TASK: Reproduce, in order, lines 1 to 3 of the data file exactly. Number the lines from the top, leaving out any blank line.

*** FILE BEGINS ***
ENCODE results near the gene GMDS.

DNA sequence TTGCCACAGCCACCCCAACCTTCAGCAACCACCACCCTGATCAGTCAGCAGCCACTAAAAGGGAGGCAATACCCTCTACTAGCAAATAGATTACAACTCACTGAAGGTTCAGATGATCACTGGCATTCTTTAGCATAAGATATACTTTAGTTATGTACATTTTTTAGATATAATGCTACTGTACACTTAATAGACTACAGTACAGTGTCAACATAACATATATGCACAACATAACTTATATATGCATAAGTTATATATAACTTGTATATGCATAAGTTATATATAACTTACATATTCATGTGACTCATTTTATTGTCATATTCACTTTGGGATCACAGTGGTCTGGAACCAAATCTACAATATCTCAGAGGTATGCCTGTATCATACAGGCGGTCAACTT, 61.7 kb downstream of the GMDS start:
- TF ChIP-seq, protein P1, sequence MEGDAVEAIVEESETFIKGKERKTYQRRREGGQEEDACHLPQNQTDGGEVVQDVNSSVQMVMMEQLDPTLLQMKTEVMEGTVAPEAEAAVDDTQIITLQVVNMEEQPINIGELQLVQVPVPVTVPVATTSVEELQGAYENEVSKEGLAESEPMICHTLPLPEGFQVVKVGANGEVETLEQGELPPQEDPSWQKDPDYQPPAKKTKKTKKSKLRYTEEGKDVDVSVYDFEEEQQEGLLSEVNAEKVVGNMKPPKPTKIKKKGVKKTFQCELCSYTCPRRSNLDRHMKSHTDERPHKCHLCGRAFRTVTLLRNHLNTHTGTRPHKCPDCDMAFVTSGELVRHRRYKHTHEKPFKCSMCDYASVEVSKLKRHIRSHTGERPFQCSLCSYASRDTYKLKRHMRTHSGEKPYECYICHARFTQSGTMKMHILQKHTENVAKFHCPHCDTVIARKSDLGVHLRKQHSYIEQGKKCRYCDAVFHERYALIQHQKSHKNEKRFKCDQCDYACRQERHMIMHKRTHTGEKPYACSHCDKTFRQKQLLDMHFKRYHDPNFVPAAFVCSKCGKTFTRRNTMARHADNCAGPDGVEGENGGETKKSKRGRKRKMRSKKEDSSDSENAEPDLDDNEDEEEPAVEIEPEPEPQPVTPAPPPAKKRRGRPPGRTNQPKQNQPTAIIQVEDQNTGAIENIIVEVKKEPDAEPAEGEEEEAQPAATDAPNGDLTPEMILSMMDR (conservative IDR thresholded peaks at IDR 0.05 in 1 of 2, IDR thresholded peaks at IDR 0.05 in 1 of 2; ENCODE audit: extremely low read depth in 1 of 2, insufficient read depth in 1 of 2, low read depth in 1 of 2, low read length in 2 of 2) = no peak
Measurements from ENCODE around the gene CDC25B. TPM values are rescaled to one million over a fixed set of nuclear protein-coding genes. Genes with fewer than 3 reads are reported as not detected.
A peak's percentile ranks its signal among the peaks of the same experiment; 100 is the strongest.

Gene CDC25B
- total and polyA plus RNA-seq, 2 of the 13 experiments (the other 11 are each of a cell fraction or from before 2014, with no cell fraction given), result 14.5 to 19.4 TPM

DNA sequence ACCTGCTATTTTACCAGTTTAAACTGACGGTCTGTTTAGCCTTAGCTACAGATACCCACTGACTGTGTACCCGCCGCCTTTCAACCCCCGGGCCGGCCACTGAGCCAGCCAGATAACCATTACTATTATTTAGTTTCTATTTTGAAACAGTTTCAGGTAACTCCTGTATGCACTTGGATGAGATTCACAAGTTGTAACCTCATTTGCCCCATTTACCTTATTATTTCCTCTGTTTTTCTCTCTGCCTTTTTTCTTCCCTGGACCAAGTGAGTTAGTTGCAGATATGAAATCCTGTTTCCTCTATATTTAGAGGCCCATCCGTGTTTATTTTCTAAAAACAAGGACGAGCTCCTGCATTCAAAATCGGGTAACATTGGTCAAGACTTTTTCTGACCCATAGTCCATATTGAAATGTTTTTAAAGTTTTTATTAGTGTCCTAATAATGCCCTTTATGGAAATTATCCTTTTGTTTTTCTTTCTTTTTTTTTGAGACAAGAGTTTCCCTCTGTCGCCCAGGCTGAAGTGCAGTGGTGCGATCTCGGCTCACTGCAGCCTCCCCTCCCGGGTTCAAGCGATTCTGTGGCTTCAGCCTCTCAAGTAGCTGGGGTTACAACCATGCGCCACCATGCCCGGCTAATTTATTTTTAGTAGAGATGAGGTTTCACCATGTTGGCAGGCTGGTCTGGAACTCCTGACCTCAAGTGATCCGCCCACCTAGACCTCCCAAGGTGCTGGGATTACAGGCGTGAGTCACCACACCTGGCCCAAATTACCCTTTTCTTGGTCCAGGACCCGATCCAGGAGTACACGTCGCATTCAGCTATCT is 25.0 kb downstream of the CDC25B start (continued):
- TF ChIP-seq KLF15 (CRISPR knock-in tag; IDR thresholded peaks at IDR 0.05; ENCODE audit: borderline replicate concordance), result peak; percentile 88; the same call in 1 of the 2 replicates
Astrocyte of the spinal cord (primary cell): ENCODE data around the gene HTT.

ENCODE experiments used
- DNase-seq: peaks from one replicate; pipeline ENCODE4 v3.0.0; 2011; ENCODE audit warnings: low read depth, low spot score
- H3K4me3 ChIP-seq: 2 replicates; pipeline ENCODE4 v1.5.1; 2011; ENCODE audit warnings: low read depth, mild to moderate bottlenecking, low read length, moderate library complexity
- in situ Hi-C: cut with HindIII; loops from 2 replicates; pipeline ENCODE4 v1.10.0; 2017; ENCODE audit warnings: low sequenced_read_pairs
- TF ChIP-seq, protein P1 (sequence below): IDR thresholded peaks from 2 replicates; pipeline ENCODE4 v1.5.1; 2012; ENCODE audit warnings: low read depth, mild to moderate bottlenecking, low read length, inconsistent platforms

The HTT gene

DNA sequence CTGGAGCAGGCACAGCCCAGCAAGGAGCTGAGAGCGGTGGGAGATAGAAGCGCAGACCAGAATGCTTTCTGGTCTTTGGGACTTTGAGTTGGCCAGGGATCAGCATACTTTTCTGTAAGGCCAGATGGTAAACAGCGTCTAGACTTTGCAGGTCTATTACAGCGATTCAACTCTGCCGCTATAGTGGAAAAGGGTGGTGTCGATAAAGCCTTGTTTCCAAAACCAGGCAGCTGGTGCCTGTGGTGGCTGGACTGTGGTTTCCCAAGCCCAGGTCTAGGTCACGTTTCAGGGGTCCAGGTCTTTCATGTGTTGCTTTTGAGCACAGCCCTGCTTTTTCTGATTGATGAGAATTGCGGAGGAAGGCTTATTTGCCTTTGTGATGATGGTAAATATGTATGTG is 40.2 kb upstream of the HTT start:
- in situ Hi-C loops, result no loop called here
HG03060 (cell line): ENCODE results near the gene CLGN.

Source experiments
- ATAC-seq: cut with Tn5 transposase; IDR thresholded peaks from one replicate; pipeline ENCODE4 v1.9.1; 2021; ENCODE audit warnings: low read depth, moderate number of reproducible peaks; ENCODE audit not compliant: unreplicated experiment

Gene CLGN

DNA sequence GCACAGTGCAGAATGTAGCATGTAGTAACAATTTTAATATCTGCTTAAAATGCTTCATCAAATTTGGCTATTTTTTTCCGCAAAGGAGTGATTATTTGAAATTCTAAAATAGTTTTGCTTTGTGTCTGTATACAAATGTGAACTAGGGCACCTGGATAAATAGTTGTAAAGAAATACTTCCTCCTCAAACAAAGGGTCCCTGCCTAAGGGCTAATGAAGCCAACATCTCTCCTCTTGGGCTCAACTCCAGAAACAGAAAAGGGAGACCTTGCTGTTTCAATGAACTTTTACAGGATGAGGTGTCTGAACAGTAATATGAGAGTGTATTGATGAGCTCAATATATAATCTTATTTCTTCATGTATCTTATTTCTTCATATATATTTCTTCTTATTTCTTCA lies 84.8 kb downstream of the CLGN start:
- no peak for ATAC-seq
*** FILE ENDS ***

ENCODE results near the gene GMDS.

DNA sequence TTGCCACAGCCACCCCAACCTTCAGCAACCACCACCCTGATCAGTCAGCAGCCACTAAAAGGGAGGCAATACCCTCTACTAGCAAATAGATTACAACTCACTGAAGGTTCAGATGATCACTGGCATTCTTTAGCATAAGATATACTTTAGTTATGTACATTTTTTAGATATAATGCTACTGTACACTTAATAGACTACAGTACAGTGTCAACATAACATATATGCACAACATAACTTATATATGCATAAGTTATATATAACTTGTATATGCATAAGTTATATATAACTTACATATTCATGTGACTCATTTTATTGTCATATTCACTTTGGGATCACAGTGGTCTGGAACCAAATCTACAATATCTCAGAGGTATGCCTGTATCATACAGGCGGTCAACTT, 61.7 kb downstream of the GMDS start:
- TF ChIP-seq, protein P1, sequence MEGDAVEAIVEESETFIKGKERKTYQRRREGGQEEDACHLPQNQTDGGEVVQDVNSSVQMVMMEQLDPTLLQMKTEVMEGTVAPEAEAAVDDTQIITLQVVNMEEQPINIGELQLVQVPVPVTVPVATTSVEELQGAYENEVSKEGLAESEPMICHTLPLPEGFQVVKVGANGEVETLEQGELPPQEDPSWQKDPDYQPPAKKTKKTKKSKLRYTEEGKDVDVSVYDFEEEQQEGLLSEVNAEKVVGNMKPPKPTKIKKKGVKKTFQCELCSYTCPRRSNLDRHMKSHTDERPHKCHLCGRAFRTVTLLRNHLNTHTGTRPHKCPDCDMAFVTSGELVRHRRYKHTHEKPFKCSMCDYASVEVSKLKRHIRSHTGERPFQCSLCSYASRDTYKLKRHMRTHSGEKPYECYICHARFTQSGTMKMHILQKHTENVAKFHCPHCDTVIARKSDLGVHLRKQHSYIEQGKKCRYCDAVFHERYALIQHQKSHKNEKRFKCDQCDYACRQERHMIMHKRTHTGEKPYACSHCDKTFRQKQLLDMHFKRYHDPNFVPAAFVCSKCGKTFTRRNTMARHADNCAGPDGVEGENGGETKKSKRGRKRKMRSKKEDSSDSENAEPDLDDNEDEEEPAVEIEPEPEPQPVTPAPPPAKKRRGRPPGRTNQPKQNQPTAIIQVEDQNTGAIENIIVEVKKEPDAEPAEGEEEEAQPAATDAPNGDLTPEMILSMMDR (conservative IDR thresholded peaks at IDR 0.05 in 1 of 2, IDR thresholded peaks at IDR 0.05 in 1 of 2; ENCODE audit: extremely low read depth in 1 of 2, insufficient read depth in 1 of 2, low read depth in 1 of 2, low read length in 2 of 2) = no peak